James Willstrop

England’s number one squash player and long-term vegan James Willstrop says there’s no way he’ll ever eat meat again.

In an interview with Squash Mad, the Commonwealth gold medalist, who has performed consistently at the top of his game for over a decade, revealed veganism is of huge importance to him, for both ethical and health reasons.

“I feel like it’s clean and the fact it doesn’t rely on animals is something I like to endorse,” the 34-year-old explained. “I’ve had a lot of people question it because 10 years ago it seemed a very strange thing for an endurance athlete to be doing that. I feel very good eating that way.”

Willstrop, who doesn’t know of any other vegans in his profession, said that eating whilst traveling for work can be an issue – but it’s a problem he takes in his stride. “If I’m at a tournament and I’m in a hotel which isn’t vegetarian or vegan-friendly there’s no way I’m eating meat,” he said. “So I have to find some protein and carbohydrate and the only thing they might have is a white pasta dish so that’s what you’re left with.”

However, even if the food he’s eating isn’t quite up to nutritional standard, Willstrop maintains his vegan diet still doesn’t affect his performance. He claimed, “I’ve won tournaments where I’ve had to have a horrendous white bread sandwich. I didn’t want it but it was literally the only thing I could find.”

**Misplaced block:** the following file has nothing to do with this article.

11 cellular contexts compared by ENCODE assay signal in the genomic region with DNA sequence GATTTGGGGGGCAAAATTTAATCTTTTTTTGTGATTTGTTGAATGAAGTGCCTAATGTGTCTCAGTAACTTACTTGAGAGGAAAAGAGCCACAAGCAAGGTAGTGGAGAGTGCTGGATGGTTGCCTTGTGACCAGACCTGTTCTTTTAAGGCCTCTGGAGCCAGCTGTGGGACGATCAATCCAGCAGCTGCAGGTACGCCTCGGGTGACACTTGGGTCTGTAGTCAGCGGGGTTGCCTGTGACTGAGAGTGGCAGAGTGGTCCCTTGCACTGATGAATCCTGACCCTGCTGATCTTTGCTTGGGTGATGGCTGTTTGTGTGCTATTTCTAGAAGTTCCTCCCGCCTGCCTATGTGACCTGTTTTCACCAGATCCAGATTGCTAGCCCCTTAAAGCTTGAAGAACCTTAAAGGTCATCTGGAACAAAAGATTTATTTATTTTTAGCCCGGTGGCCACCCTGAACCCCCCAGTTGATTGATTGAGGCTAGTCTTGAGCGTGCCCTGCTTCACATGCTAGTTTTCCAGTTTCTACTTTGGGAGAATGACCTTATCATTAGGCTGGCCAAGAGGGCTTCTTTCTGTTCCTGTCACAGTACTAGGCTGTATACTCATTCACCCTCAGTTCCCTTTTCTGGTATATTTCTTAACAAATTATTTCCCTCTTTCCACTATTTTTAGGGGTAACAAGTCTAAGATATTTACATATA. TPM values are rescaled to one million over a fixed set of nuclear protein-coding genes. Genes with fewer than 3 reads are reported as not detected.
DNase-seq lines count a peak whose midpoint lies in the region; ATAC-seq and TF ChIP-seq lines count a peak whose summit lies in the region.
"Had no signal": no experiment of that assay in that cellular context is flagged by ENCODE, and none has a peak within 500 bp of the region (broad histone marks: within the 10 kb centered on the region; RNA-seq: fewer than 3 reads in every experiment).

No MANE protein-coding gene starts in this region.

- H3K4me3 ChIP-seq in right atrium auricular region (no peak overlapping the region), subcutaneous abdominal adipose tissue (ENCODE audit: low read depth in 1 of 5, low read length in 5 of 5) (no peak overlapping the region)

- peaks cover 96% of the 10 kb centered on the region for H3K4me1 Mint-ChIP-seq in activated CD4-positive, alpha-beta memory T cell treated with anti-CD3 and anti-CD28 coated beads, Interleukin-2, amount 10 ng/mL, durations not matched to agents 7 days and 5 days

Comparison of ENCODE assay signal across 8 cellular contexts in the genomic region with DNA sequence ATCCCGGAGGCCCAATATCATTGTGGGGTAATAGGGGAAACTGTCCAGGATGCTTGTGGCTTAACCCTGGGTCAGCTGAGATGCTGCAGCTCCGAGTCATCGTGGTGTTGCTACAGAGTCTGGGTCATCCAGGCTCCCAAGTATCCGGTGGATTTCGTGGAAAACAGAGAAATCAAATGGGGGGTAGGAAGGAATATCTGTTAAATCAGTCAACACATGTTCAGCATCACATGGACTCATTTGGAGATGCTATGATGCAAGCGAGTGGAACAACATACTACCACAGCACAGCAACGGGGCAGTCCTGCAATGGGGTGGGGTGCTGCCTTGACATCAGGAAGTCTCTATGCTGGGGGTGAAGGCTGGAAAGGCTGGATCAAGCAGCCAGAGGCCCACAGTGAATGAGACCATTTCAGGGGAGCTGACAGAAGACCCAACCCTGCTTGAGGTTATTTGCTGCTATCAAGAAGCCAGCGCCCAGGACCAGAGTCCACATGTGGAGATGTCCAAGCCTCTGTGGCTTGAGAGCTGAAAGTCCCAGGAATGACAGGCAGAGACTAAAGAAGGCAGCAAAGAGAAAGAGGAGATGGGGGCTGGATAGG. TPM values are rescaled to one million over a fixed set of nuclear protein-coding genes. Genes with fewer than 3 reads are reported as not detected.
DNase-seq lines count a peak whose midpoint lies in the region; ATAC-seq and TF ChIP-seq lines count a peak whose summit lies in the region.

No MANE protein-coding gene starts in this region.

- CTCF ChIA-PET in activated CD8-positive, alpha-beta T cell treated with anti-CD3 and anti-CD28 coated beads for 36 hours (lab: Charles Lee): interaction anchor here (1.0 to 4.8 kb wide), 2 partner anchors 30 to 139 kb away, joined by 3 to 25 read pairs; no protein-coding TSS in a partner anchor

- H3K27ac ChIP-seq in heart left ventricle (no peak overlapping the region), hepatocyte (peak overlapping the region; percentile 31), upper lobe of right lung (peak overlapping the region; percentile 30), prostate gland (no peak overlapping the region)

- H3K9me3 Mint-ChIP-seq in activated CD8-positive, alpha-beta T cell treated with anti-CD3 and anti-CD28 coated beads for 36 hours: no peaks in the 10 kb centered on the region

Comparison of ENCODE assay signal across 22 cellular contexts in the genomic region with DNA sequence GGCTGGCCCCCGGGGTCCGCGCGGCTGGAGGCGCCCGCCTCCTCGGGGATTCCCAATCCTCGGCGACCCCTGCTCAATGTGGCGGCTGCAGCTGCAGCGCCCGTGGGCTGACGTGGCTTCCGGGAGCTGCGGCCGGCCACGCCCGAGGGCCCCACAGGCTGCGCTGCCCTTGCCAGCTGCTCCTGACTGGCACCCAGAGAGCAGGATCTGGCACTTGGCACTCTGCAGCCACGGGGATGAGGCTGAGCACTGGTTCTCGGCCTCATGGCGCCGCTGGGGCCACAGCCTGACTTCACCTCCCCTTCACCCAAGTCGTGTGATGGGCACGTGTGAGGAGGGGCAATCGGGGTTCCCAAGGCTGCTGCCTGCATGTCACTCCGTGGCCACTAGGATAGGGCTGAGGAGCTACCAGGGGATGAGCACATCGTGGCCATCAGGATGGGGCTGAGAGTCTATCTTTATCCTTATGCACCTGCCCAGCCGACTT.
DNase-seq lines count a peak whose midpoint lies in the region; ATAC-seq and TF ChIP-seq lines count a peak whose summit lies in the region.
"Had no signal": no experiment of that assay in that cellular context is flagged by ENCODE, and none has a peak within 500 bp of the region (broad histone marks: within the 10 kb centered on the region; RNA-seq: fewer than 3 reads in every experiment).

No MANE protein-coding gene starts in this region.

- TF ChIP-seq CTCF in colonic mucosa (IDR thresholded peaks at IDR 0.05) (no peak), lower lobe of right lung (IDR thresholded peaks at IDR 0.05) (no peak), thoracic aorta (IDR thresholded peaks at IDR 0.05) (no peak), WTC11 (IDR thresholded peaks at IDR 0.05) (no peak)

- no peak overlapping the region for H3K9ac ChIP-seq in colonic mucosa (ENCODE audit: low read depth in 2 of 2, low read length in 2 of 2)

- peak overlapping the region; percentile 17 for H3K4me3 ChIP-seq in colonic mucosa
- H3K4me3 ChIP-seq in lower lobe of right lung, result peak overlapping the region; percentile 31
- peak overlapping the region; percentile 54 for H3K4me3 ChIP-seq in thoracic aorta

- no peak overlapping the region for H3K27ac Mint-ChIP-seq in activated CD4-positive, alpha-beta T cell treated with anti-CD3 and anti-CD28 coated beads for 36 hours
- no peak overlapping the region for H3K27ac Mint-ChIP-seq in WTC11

Despite not knowing any other vegans, the athlete maintains he has noticed a change in his fellow players’ eating habits. “I think a lot of them are trying to be cleaner,” he noted. “For instance, I’ve seen a lot of people at breakfast getting away from animal produce and dairy because the idea is that it can be a bit insecure and it’s not particularly clean.” 

Willstrop isn’t the only athlete following an animal product-free diet for both ethical and health reasons. Manchester United footballer Chris Smalling recently revealed he has also switched to a plant-based lifestyle. Smalling made the decision after reducing his meat intake made him feel better physically, but also after watching a series of vegan documentaries. He told the Telegraph, “[documentaries] open your eyes a little bit in terms of different industries and that persuaded me to go full vegan.”


Image Credit: Squash Champs